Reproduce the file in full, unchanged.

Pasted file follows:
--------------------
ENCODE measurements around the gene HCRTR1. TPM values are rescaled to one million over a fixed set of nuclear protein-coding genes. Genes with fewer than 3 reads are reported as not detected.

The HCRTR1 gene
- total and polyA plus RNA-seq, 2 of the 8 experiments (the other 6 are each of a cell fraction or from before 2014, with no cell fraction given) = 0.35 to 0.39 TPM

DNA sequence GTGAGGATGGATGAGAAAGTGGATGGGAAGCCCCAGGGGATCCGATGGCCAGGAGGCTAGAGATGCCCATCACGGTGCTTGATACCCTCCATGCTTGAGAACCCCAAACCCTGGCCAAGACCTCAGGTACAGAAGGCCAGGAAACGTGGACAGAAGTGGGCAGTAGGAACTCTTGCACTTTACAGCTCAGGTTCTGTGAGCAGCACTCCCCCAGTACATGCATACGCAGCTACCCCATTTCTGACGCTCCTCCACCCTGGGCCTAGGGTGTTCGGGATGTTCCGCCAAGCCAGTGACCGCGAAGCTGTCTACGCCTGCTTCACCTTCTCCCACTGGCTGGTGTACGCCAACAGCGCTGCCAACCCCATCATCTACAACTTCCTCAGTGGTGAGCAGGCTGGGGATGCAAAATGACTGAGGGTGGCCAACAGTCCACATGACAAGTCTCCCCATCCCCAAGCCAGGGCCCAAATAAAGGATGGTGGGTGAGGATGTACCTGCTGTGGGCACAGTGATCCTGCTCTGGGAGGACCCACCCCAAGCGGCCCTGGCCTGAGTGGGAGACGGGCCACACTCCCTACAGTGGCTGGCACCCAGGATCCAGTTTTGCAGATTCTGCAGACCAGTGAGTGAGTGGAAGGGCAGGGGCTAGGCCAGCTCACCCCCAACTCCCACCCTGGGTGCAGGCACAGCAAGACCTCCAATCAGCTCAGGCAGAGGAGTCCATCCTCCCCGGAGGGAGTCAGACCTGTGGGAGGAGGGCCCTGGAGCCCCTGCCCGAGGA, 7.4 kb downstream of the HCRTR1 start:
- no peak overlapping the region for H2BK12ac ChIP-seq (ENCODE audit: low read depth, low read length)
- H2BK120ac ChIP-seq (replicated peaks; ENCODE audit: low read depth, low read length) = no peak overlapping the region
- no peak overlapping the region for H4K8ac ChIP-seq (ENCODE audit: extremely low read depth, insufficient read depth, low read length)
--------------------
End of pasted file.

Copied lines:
ENCODE measurements around the gene HCRTR1. TPM values are rescaled to one million over a fixed set of nuclear protein-coding genes. Genes with fewer than 3 reads are reported as not detected.

The HCRTR1 gene
- total and polyA plus RNA-seq, 2 of the 8 experiments (the other 6 are each of a cell fraction or from before 2014, with no cell fraction given) = 0.35 to 0.39 TPM

DNA sequence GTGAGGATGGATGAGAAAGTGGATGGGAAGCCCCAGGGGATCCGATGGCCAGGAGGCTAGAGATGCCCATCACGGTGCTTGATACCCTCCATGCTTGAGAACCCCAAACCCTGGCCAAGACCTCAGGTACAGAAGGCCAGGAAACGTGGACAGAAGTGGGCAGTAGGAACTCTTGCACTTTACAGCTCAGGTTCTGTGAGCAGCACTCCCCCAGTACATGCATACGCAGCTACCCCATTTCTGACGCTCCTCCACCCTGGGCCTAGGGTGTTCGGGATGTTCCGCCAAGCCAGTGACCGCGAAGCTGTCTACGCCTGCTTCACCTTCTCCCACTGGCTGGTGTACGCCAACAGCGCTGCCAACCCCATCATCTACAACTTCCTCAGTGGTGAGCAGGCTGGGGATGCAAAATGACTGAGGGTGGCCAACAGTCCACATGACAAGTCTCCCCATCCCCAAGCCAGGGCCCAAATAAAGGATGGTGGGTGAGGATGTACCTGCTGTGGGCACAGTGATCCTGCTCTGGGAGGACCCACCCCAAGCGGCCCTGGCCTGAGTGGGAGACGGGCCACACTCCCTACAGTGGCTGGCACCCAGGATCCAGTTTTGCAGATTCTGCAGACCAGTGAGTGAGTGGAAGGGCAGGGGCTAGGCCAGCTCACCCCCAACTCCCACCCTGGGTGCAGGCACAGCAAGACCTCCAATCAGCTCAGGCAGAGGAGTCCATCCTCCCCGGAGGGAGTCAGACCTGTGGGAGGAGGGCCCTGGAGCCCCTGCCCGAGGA, 7.4 kb downstream of the HCRTR1 start:
- no peak overlapping the region for H2BK12ac ChIP-seq (ENCODE audit: low read depth, low read length)
- H2BK120ac ChIP-seq (replicated peaks; ENCODE audit: low read depth, low read length) = no peak overlapping the region
- no peak overlapping the region for H4K8ac ChIP-seq (ENCODE audit: extremely low read depth, insufficient read depth, low read length)